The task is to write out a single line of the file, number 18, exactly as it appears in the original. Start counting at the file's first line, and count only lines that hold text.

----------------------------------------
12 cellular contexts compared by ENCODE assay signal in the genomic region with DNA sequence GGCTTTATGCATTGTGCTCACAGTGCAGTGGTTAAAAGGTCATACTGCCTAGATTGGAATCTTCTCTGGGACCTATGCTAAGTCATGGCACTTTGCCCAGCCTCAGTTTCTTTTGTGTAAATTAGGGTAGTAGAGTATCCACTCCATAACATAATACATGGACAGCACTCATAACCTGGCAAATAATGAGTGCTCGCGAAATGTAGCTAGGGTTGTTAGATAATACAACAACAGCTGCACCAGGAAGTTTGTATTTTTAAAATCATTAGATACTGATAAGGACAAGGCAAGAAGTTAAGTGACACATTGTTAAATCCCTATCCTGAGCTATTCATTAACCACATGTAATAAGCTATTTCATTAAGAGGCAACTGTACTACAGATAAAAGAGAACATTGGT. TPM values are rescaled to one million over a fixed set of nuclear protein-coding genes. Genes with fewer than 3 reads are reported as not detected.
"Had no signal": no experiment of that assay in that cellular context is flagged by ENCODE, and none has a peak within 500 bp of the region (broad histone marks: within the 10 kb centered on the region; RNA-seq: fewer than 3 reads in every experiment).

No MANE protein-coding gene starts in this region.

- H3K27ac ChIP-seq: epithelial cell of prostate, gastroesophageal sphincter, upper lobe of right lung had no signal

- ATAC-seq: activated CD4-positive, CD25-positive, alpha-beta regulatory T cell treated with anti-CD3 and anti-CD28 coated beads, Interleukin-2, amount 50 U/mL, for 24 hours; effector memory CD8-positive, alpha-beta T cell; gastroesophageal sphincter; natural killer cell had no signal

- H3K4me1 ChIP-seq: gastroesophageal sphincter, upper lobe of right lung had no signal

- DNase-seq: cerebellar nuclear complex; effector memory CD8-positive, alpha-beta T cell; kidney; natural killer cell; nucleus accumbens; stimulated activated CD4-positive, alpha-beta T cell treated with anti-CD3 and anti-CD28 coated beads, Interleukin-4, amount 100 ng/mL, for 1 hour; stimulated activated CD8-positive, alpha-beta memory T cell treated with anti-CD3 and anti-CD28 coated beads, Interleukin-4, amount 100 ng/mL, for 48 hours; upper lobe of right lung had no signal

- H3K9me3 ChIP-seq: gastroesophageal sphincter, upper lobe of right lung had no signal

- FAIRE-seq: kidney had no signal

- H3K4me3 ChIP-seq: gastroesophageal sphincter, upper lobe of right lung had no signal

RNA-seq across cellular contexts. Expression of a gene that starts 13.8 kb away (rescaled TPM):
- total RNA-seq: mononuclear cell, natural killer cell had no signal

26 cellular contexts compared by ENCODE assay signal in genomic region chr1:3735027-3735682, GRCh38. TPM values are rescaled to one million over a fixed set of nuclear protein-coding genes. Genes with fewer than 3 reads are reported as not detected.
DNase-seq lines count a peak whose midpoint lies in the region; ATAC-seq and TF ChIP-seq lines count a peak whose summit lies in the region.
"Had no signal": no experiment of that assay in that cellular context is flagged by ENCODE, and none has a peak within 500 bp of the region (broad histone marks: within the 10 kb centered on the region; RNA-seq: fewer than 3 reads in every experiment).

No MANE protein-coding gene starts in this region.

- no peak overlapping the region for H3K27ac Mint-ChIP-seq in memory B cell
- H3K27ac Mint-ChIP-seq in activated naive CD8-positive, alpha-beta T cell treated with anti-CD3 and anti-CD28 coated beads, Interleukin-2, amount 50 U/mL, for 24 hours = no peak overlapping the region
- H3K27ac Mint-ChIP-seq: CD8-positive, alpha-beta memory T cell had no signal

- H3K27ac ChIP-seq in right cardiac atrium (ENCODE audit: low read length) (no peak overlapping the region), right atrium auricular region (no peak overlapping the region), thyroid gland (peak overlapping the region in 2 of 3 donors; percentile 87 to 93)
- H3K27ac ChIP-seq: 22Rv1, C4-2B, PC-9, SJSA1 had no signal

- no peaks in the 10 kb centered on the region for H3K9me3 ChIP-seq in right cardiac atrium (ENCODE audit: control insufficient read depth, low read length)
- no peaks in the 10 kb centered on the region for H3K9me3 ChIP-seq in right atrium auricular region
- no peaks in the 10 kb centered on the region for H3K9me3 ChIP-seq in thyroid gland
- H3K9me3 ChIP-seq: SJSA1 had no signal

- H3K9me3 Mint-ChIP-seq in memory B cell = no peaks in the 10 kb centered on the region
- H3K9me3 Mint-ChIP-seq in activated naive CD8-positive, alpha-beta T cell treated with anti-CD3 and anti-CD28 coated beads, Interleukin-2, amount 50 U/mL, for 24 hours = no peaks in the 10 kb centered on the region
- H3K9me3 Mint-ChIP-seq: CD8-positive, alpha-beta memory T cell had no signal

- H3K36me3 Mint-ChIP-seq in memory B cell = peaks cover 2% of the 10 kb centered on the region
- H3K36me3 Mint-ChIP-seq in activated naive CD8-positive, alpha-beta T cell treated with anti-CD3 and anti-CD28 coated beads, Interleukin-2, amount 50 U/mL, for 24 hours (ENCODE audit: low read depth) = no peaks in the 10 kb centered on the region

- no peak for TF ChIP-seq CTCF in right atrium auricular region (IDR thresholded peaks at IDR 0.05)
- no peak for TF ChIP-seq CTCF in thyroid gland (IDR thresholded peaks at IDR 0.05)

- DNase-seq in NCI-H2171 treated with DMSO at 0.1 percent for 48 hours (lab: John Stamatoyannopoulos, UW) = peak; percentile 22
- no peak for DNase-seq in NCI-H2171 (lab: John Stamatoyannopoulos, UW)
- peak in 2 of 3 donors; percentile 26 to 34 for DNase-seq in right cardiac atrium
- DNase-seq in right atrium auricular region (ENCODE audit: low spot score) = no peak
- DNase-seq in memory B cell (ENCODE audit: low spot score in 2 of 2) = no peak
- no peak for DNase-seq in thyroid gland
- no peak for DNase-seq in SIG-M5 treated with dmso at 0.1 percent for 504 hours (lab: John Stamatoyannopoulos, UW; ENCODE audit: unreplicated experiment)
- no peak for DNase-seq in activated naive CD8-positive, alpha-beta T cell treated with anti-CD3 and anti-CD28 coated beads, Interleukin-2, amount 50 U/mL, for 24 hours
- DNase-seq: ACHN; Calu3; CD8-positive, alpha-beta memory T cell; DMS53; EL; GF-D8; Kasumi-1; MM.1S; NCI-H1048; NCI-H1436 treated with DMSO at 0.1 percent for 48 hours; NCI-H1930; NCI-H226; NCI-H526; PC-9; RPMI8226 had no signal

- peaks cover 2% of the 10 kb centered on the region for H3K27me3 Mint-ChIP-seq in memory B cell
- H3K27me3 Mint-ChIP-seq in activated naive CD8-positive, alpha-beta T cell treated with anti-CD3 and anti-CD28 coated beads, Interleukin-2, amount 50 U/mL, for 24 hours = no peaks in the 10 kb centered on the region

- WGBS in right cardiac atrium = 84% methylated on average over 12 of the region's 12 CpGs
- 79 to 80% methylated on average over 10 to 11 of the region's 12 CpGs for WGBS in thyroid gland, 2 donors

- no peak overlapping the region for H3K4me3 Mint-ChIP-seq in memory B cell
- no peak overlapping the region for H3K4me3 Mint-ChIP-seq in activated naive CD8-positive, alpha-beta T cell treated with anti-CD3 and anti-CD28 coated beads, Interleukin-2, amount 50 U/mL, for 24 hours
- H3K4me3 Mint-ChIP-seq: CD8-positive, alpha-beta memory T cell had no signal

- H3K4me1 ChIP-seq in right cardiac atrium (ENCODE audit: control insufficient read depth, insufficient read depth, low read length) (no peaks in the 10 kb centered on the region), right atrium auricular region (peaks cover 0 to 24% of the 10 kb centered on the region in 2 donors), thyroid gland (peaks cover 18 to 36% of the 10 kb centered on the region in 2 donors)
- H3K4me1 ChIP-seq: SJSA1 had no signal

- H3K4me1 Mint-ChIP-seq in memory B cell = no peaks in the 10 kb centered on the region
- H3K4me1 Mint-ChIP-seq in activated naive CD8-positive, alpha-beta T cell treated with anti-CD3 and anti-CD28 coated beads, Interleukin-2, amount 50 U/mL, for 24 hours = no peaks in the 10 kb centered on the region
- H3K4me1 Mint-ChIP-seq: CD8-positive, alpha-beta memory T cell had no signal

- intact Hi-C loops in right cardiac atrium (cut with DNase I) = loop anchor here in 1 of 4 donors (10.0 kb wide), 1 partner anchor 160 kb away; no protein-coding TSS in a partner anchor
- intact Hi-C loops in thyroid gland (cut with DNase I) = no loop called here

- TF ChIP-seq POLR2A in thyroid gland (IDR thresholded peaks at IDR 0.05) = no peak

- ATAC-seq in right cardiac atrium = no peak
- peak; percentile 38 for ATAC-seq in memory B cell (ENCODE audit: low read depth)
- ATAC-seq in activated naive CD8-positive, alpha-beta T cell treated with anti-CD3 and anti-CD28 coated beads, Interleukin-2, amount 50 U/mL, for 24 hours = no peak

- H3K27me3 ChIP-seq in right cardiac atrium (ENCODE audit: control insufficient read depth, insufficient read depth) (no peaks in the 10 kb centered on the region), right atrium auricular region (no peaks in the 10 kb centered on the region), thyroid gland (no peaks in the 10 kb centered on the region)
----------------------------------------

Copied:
- H3K27ac Mint-ChIP-seq in activated naive CD8-positive, alpha-beta T cell treated with anti-CD3 and anti-CD28 coated beads, Interleukin-2, amount 50 U/mL, for 24 hours = no peak overlapping the region